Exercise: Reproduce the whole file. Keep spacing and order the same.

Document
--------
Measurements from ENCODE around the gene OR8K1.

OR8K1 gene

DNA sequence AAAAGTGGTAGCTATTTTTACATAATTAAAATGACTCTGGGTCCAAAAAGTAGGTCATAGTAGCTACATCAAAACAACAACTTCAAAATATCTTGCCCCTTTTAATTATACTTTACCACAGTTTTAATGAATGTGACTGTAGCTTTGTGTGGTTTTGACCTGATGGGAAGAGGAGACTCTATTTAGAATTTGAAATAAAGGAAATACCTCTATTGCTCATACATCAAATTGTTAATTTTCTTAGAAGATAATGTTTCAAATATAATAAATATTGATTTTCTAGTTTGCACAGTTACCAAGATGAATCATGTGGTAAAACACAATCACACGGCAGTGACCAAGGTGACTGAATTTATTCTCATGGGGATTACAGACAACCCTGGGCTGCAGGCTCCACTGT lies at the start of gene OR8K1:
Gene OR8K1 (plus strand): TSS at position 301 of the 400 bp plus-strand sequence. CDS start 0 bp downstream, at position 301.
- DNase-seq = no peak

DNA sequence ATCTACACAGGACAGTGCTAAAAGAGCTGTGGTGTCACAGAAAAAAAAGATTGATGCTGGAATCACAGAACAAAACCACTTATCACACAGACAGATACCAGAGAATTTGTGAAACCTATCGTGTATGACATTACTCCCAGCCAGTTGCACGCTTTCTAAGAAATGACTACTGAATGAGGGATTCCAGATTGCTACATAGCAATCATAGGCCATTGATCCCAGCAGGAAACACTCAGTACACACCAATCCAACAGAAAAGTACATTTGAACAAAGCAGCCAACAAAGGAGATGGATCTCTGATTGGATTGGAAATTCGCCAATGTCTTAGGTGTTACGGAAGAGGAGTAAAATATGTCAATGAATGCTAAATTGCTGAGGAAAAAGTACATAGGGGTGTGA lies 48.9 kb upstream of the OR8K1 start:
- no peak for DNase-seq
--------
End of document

Measurements from ENCODE around the gene OR8K1.

OR8K1 gene

DNA sequence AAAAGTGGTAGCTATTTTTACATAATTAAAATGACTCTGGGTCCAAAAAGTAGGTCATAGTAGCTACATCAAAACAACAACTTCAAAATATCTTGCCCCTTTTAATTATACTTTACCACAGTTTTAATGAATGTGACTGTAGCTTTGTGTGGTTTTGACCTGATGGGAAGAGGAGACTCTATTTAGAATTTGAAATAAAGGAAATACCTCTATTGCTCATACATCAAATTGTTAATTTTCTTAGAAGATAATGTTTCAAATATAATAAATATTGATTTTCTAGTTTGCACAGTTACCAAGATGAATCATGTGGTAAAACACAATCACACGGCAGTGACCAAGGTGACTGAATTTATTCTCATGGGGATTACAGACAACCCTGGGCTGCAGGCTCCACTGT lies at the start of gene OR8K1:
Gene OR8K1 (plus strand): TSS at position 301 of the 400 bp plus-strand sequence. CDS start 0 bp downstream, at position 301.
- DNase-seq = no peak

DNA sequence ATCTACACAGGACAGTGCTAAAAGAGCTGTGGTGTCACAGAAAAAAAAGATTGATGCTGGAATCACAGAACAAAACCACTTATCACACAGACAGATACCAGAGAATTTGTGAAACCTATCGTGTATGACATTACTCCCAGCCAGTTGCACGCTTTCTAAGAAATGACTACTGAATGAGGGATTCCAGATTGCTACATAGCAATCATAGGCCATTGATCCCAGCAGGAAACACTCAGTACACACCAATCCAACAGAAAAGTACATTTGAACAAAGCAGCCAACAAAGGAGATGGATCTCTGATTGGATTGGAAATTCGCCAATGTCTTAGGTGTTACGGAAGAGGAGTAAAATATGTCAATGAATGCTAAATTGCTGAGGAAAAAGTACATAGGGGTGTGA lies 48.9 kb upstream of the OR8K1 start:
- no peak for DNase-seq